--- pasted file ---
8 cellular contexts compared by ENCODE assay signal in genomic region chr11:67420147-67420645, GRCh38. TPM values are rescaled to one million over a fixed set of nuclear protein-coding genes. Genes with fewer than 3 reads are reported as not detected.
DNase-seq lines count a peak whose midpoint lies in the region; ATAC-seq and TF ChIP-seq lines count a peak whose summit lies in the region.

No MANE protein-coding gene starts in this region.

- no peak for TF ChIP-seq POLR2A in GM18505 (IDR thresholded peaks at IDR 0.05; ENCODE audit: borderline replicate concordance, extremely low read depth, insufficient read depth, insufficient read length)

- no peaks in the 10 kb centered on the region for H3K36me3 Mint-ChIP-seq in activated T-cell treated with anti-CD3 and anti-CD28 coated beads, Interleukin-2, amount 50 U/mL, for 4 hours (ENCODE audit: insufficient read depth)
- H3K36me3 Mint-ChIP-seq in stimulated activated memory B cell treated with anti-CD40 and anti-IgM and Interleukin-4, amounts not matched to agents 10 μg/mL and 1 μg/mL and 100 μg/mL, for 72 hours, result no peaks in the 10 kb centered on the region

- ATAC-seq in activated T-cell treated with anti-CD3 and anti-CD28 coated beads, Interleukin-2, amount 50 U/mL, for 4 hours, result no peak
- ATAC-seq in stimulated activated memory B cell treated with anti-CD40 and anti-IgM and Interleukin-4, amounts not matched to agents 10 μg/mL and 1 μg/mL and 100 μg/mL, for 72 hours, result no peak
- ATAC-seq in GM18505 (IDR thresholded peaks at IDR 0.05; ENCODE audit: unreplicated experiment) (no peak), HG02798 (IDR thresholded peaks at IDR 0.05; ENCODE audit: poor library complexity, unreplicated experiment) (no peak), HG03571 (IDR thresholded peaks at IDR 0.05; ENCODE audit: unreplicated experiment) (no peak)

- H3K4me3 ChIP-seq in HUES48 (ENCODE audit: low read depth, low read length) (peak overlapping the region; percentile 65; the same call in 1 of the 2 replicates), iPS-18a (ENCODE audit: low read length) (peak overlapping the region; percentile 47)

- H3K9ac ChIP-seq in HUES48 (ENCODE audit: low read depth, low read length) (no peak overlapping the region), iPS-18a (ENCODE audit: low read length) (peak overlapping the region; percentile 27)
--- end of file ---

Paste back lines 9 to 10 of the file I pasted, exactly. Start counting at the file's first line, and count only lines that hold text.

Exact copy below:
- ATAC-seq in GM18505 (IDR thresholded peaks at IDR 0.05; ENCODE audit: unreplicated experiment) (no peak), HG02798 (IDR thresholded peaks at IDR 0.05; ENCODE audit: poor library complexity, unreplicated experiment) (no peak), HG03571 (IDR thresholded peaks at IDR 0.05; ENCODE audit: unreplicated experiment) (no peak)

- H3K4me3 ChIP-seq in HUES48 (ENCODE audit: low read depth, low read length) (peak overlapping the region; percentile 65; the same call in 1 of the 2 replicates), iPS-18a (ENCODE audit: low read length) (peak overlapping the region; percentile 47)